Experimental and Computational Investigation of Uranium Particle Formation and Dynamic Behavior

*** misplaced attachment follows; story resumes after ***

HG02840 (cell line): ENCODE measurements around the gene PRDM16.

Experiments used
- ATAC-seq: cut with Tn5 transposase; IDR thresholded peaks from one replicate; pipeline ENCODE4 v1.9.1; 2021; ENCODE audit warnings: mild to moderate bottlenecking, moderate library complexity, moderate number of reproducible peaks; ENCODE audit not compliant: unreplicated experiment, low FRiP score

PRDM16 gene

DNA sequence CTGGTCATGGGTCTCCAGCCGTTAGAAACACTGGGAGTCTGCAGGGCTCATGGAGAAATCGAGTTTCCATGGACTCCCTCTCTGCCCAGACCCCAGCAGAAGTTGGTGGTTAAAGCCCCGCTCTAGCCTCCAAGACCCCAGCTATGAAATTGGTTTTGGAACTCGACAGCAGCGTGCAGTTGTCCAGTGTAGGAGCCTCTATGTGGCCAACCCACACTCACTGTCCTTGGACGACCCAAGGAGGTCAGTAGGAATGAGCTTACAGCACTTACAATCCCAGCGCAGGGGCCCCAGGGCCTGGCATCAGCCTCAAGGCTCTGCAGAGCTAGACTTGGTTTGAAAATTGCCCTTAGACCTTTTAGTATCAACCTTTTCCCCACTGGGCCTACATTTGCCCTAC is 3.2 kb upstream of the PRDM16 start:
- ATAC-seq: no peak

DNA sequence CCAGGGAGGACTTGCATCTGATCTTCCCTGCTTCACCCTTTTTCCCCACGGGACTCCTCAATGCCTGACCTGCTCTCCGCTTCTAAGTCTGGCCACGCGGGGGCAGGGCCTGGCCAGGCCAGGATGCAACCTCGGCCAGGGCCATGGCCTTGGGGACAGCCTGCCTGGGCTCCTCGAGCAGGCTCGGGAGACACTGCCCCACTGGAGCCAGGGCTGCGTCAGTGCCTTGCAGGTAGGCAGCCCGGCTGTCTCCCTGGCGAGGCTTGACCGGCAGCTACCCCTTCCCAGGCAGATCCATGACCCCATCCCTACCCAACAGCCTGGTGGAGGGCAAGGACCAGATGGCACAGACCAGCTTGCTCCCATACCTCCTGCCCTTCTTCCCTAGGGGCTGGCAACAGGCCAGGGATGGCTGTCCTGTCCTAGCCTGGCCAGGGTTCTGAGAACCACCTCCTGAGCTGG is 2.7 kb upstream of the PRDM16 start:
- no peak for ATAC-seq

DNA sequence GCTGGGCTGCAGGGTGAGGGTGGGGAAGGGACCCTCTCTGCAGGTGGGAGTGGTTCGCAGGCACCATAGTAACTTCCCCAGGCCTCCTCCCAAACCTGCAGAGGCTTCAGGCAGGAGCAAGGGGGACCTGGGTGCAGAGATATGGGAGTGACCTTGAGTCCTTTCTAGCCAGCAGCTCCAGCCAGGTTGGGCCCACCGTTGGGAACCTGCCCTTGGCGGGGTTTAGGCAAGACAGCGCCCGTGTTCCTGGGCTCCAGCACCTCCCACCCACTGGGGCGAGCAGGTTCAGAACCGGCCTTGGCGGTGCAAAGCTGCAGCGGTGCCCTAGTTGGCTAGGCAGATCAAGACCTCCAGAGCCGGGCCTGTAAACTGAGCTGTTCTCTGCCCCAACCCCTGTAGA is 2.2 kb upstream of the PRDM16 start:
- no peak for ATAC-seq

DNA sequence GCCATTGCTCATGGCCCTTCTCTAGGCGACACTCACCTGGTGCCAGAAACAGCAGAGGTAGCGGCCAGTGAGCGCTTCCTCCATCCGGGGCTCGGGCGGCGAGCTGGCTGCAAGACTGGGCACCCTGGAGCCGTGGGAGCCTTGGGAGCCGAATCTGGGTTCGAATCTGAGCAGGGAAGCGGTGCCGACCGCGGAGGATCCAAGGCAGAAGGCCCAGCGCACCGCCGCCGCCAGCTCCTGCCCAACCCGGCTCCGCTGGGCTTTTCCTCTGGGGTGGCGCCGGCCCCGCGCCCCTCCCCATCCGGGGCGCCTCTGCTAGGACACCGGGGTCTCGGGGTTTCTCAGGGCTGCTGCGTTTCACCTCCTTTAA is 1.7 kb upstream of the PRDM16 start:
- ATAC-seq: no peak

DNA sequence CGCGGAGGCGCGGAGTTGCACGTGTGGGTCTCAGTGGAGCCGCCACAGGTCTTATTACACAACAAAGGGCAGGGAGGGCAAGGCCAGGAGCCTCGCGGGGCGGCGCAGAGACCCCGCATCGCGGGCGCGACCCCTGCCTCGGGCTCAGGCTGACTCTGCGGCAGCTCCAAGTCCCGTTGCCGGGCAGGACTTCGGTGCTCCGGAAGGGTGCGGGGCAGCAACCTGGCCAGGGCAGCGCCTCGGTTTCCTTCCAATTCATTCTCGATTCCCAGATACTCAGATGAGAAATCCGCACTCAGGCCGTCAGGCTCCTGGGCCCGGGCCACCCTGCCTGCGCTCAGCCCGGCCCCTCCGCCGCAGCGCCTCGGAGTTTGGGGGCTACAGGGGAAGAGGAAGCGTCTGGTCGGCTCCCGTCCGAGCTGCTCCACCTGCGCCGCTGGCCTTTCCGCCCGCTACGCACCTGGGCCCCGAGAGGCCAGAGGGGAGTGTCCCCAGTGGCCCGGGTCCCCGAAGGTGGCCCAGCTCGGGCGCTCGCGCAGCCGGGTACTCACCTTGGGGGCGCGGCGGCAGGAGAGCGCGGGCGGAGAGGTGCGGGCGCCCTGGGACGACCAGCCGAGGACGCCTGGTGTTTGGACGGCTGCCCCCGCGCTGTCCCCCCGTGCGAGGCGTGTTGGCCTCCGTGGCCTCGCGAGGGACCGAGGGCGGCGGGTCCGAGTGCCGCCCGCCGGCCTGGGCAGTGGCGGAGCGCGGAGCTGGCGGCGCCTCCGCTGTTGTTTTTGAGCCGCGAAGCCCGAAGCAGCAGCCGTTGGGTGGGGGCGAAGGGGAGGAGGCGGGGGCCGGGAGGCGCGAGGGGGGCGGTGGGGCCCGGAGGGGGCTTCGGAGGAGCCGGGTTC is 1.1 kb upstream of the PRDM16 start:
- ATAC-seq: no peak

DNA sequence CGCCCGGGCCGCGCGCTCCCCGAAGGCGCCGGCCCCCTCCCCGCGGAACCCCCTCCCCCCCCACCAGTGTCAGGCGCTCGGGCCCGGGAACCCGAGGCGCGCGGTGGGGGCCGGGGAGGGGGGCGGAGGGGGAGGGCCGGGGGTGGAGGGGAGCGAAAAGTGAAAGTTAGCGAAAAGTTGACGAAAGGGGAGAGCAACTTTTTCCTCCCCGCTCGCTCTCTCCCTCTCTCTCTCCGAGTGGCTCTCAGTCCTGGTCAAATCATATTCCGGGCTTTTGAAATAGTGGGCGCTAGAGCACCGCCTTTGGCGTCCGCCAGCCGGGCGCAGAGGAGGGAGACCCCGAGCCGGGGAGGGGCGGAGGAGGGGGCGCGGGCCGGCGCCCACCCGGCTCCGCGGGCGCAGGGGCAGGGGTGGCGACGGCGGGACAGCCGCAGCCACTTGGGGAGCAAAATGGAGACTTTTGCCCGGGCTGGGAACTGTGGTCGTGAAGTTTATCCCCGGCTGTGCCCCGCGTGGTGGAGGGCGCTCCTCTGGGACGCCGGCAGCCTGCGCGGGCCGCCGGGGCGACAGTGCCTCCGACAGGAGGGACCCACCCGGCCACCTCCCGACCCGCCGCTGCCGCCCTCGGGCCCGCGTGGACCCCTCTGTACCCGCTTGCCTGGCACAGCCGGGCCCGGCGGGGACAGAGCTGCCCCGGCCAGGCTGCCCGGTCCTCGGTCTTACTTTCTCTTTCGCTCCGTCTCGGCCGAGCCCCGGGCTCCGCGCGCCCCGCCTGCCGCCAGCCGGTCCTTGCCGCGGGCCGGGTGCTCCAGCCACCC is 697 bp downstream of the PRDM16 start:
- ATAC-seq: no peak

Improved understanding of formation of small uranium particles is essential to environmental sampling, emission mitigation, nuclear forensics, and a wide range of NNSA’s missions. Prior research works helped characterize the physical and chemical properties of the complex uranium-bearing particles, but the mechanisms as to how the small particles were produced, how they behave in the air and what their eventual fate once released remains unclear. This proposed project will apply modern aerosol science and technology to investigate the formation of the uranium-bearing particles in fuel manufacturing and reprocessing. An extensive array of extractive measurements and in-situ remote optical sensing will be applied to probe the formation process of uranium particles. Real-time IR, small angle neutron and X-Ray scattering will also be used to generate fundamental data for interpreting and modeling the initial production of nascent small particles and their structures. A general aerosol dynamics model will be developed to predict the particle life cycle and calibrated with the experimental data to be obtained in this proposed project in addition to data available from the literature. Observational techniques and methods developed in this project can be used to enhance future measurement and sampling of particulate species.